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Is a criminal trial a “search for the truth”?

For a good exploration of the idea of a trial as a truth seeking inquiry, I recommend an online essay by Harvard Law Professor Alan Dershowitz, described by Frontline as a clear and compelling explanation by renowned legal expert Alan Dershowitz on how there are several kinds of “truths” in a criminal trial — as demonstrated in the Simpson case — and how the search for “truth” in the U.S. system of criminal justice differs greatly from other “more single-minded searches for truth,” such as in a scientific or historical inquiry.

From the introduction:

The term “search for truth” was repeatedly invoked by both sides of the Simpson case. A review of the trial transcript reveals that this phrase was used more than seventy times. The prosecutors claimed that they were searching for truth and that the defense was deliberately obscuring it. Where it was in their interest to have the jury hear evidence that would hurt Simpson — such as the details of arguments between him and his former wife — the prosecutors argued that the search for truth required the inclusion of such evidence, despite its marginal relevance. On other occasions, they argued that the search for truth required the exclusion of evidence that demonstrated that one of their key witnesses, Los Angeles Police Detective Mark Fuhrman, had not told the truth at the trial. The defense also claimed the mantle of truth and accused the prosecution of placing barriers in its path. And throughout the trial, the pundits observed that neither side was really interested in truth, only in winning. They were right — and wrong.

In observing this controversy, I was reminded of the story of the old rabbi who, after listening to a husband complaining bitterly about his wife, replied, “You are right, my son.” Then, after listening to a litany of similar complaints from the wife, he responded, “You are right, my daughter.” The rabbi’s young student then remarked, “But they can’t both be right” — to which the rabbi replied, “You are right, my son.” So too, in the context of a criminal case, the prosecution is right when it says it is searching for truth — a certain kind of truth. The defense is also searching for a certain kind of truth. Yet both are often seeking to obscure the truth for which their opponent is searching….

The truth is that most criminal defendants are, in fact, guilty. Prosecutors, therefore, generally have the ultimate truth on their side. But since prosecution witnesses often lie about some facts, defense attorneys frequently have intermediate truth on their side. Not surprisingly, both sides emphasize the kind of truth that they have more of. To understand this multilayered process, and the complex role “truth” plays in it, it is important to know the difference between a criminal trial and other more single-minded searches for truth.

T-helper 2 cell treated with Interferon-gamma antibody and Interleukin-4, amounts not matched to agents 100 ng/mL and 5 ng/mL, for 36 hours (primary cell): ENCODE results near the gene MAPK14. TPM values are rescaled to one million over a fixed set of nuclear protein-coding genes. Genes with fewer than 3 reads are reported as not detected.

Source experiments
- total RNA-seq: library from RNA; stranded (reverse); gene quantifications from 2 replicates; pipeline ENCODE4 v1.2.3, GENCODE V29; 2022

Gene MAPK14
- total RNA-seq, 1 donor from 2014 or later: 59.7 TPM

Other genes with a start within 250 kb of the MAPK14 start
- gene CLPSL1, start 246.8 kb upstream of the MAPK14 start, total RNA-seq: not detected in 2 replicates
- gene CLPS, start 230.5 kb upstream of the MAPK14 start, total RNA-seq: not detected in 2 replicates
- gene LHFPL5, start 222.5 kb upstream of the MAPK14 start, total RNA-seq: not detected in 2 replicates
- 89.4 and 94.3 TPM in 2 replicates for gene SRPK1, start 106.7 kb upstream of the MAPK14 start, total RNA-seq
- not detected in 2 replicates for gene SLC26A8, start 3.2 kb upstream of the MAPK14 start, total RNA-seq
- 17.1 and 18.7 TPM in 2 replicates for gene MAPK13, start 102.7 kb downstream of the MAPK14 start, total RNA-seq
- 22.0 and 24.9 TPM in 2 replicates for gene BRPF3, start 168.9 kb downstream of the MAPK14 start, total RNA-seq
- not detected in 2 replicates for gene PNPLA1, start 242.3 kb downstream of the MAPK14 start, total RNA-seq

The criminal trial is quite different in several important respects. Truth, although one important goal of the criminal trial, is not its only goal. If it were, judges would not instruct jurors to acquit a defendant whom they believe “probably” did it, as they are supposed to do in criminal cases. The requirement is that guilt must be proved “beyond a reasonable doubt.” But that is inconsistent with the quest for objective truth, because it explicitly prefers one kind of truth to another. The preferred truth is that the defendant did not do it, and we demand that the jurors err on the side of that truth, even in cases where it is probable that he did do it. Justice John Harlan said in the 1970 Supreme Court Winship decision that, “I view the requirement of proof beyond a reasonable doubt in a criminal case as bottomed on a fundamental value that it is far worse to convict an innocent man than to let a guilty man go free.” 3 As one early-nineteenth-century scholar explained, “The maxim of the law … is that it is better that ninety-nine … offenders shall escape than that one innocent man be condemned.” More typically, the ratio is put at ten to one.

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Excerpted from Reasonable Doubts by Alan Dershowitz. Copyright © 1996 by Alan Dershowitz. Reprinted here by permission of Touchstone, an Imprint of Simon & Schuster, Inc., which I recommend to lawyers, judges and students and anyone who wants to know how the legal system works.

For more information, contact the Law Office of Richard Ellison, P.C. for a free initial consultation.